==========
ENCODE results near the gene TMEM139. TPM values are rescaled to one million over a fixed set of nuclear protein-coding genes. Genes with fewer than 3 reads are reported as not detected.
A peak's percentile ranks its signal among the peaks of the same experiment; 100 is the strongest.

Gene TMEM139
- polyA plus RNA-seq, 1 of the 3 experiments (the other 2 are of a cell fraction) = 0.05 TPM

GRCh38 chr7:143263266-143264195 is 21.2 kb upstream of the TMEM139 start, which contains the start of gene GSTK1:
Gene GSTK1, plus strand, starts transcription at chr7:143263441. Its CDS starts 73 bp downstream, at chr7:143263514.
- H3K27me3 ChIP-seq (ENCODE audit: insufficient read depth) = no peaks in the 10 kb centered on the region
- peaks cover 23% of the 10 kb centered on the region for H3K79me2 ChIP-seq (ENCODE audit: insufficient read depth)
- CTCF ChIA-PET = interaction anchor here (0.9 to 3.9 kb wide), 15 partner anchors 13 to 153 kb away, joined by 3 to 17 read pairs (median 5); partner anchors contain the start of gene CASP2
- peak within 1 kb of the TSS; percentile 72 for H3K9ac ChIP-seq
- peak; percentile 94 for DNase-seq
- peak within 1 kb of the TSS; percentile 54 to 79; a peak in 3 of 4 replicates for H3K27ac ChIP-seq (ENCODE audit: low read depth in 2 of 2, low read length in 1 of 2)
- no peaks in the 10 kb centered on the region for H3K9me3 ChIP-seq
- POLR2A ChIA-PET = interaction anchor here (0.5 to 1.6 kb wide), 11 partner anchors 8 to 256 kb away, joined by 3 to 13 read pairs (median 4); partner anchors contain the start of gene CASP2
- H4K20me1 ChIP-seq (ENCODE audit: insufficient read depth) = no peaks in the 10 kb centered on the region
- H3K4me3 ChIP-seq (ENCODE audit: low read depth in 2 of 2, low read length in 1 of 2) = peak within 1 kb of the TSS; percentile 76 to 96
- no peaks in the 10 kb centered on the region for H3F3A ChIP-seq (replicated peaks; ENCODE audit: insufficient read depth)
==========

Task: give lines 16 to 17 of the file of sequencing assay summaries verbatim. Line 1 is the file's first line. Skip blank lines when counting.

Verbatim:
- H3K4me3 ChIP-seq (ENCODE audit: low read depth in 2 of 2, low read length in 1 of 2) = peak within 1 kb of the TSS; percentile 76 to 96
- no peaks in the 10 kb centered on the region for H3F3A ChIP-seq (replicated peaks; ENCODE audit: insufficient read depth)